Snowden: Oliver Stone Version of Edward Snowden Controversial Figure

snowden_posterIn Snowden, writer-director Oliver Stone offers a riveting personal look at one of the most polarizing figures of the 21st century, the man responsible for the most far-reaching security breach in U.S. intelligence history.

In 2013, Edward Snowden (Joseph Gordon-Levitt) quietly leaves his job at the NSA and flies to Hong Kong to meet with journalists Glenn Greenwald (Zachary Quinto) and Ewen MacAskill (Tom Wilkinson), and filmmaker Laura Poitras (Melissa Leo) to reveal U.S. government cyber surveillance programs of epic proportions.

SNOWDEN – Comic-Con Trailer

A top security contractor with virtuoso programming skills, Ed has discovered that a lot of data is being assembled tracking all forms of digital communication — not just from foreign governments and terror groups, but from ordinary Americans.

Disillusioned with his work in the intelligence community, Snowden meticulously gathers hundreds of thousands of secret documents that expose the abuses. Leaving his longtime love Lindsay Mills (Shailene Woodley) behind, Ed finds the courage to act on his principles. Snowden opens the door on the untold story of Edward Snowden, examining the forces that turned a conservative young patriot eager to serve his country into a historic whistleblower and posing provocative questions about which liberties we are willing to give up in order for our government to protect u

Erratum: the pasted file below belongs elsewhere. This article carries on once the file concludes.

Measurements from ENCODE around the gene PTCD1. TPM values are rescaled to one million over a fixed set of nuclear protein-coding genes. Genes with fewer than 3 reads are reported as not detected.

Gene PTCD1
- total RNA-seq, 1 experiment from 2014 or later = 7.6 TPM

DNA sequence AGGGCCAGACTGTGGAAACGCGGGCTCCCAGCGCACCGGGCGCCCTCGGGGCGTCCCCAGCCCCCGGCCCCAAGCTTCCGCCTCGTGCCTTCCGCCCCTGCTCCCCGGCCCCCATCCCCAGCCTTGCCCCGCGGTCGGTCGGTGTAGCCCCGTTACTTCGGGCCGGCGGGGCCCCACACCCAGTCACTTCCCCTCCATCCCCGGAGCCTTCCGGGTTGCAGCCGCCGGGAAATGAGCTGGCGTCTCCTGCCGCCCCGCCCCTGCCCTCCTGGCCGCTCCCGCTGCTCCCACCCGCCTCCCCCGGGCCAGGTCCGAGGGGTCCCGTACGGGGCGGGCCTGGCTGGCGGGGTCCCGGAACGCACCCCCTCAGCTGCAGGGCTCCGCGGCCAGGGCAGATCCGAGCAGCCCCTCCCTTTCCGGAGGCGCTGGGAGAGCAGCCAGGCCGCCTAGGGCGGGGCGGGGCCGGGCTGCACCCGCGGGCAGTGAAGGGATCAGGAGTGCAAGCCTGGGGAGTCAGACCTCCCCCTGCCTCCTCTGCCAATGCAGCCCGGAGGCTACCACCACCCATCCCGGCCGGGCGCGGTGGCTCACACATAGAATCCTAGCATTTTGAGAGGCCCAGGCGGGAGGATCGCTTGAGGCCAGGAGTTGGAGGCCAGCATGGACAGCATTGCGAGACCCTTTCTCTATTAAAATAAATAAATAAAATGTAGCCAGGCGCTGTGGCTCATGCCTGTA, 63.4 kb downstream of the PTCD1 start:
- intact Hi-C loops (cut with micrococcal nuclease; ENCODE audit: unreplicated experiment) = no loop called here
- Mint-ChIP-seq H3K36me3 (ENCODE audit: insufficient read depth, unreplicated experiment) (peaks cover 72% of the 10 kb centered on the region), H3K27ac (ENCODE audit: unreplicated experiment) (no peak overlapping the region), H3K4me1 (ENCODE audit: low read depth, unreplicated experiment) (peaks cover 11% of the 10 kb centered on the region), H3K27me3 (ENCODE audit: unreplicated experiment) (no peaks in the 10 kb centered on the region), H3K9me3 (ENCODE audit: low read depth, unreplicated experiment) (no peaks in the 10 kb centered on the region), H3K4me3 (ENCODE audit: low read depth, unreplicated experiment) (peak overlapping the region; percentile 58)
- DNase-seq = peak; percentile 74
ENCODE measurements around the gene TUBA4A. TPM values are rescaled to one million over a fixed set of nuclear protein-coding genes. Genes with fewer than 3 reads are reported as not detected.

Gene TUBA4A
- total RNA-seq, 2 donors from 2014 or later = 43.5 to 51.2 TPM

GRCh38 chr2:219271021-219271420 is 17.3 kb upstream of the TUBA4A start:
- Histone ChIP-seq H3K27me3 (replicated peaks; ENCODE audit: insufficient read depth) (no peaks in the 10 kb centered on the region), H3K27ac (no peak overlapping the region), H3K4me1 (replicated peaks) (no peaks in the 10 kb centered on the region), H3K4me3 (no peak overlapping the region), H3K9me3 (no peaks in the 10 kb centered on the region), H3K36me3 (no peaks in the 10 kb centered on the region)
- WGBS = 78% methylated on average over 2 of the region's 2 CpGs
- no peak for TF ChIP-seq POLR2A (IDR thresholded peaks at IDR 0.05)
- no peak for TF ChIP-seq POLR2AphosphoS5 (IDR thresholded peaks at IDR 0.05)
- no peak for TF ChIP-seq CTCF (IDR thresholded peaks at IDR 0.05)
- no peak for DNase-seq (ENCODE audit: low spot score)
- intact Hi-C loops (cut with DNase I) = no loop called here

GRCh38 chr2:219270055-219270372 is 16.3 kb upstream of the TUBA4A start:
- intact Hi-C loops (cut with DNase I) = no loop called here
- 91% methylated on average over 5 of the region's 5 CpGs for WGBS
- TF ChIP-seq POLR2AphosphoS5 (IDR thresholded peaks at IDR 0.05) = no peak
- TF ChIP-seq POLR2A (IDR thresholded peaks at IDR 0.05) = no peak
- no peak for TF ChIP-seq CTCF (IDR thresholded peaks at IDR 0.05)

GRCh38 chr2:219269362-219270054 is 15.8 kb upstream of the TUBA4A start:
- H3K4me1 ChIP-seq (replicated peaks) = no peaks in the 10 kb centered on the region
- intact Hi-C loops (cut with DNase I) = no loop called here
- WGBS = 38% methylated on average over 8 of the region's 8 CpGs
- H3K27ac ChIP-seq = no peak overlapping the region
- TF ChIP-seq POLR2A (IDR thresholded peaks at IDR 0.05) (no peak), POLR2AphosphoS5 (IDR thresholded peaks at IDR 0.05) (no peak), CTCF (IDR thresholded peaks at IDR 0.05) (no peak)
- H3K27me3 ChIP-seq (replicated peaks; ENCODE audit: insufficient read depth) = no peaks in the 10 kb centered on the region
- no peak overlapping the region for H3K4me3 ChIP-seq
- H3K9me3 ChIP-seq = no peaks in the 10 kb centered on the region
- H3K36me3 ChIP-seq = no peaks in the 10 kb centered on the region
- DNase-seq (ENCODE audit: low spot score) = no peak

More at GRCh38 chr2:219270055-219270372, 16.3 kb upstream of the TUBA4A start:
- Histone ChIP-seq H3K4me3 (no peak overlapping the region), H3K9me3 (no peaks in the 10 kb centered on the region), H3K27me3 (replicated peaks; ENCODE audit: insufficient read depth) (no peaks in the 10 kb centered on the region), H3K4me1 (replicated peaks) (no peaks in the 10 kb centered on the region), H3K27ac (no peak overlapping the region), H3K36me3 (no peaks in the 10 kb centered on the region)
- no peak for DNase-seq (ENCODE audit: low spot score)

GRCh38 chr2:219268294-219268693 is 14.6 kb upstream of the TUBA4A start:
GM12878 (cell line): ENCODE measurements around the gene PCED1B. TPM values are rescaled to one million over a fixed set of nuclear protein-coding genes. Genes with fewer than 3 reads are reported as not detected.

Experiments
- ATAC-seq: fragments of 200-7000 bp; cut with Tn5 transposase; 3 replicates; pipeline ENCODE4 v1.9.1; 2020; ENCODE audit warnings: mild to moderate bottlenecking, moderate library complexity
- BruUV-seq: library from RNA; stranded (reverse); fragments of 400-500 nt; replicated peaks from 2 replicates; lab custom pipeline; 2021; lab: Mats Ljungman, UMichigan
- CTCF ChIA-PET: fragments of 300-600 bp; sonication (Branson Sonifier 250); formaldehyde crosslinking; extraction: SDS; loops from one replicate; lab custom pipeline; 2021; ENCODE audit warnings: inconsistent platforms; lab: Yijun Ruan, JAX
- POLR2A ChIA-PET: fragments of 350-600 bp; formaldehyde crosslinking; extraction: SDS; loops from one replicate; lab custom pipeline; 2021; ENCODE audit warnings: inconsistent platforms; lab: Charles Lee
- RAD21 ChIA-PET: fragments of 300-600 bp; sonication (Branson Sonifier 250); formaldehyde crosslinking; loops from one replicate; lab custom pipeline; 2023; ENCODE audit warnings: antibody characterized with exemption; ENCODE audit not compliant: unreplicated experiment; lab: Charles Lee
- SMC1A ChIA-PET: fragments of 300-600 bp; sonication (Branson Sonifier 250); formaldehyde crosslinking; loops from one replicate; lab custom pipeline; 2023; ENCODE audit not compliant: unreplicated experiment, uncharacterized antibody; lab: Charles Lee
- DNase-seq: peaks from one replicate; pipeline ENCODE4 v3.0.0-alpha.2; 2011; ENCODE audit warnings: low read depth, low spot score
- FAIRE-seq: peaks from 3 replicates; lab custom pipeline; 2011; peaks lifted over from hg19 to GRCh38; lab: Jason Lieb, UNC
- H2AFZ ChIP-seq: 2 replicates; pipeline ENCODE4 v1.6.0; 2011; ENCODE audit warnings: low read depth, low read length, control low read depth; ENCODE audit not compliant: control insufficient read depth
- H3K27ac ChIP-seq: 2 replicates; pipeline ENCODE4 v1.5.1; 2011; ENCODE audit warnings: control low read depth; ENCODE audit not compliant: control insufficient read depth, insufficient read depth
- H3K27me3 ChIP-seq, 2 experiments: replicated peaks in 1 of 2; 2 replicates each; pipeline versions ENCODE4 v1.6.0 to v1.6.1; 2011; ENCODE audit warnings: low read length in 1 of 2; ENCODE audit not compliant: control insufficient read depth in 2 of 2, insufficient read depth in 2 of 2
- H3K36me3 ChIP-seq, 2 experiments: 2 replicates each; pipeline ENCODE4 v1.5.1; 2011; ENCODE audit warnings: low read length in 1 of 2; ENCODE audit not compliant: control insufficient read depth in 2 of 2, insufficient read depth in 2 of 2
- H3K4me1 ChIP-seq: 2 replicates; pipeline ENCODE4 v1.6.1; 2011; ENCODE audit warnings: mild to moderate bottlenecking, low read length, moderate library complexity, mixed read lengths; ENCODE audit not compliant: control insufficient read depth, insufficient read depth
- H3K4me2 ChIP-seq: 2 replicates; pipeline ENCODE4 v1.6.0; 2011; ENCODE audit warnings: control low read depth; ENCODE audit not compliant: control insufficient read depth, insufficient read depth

In acclaimed films as diverse as Platoon, JFK, Natural Born Killers and Wall Street, Oliver Stone has mapped pivotal moments in American culture. From the War in Vietnam to the tragedy of 9-11, he has tackled controversial subjects in movies that are both intensely personal and utterly universal.

Tailor made for Stone’s unflinching eye

snowden_8_stone_gordon-levittThe story of Edward Snowden was tailor made for Stone’s unflinching eye and knack for exposing hypocrisy in high places.   Until he made his earthshaking revelations, Edward Snowden was by all accounts committed to supporting the American government. After growing up in a family steeped in government service, he enlisted in the military, aiming for the elite Special Forces and combat in the Iraq War. A catastrophic training accident put him out of the running and Snowden turned instead to a career in the CIA, and later the NSA.

Stone wondered what he could add to the public record that had not previously been revealed. There were already numerous newspaper articles, an Academy Award-winning documentary chronicling Snowden’s Hong Kong stay, and one book by The Guardian’s Luke Harding which the production purchased an option to.

“We wanted to explore where Snowden had come from, what he was doing inside the agencies he worked for, and what made him the one to go public. How did he do it? Did he recognize the cost before he did it?” Stone says.

Stone’s long-time producer Moritz Borman had been approached by Anatoly Kucherena, Edward Snowden’s Russian attorney. Kucherena had written a fictionalized account of the story and wanted to meet with Stone to talk about turning his novel into a feature film. Stone flew to Moscow, where after meeting with Kucherena, he ended up meeting with Snowden himself. “We weren’t sure at first whether we were going with a fictional version of his life or not,” Stone explains. “We were still looking for the structure. By talking to him and learning a little bit more, we began to see a pattern and a way of doing this.”  The filmmakers decided to option both Kucherena’s book and The Snowden Files, Guardian correspondent Luke Harding’s inside look at the newspaper’s experience publishing Snowden’s revelations.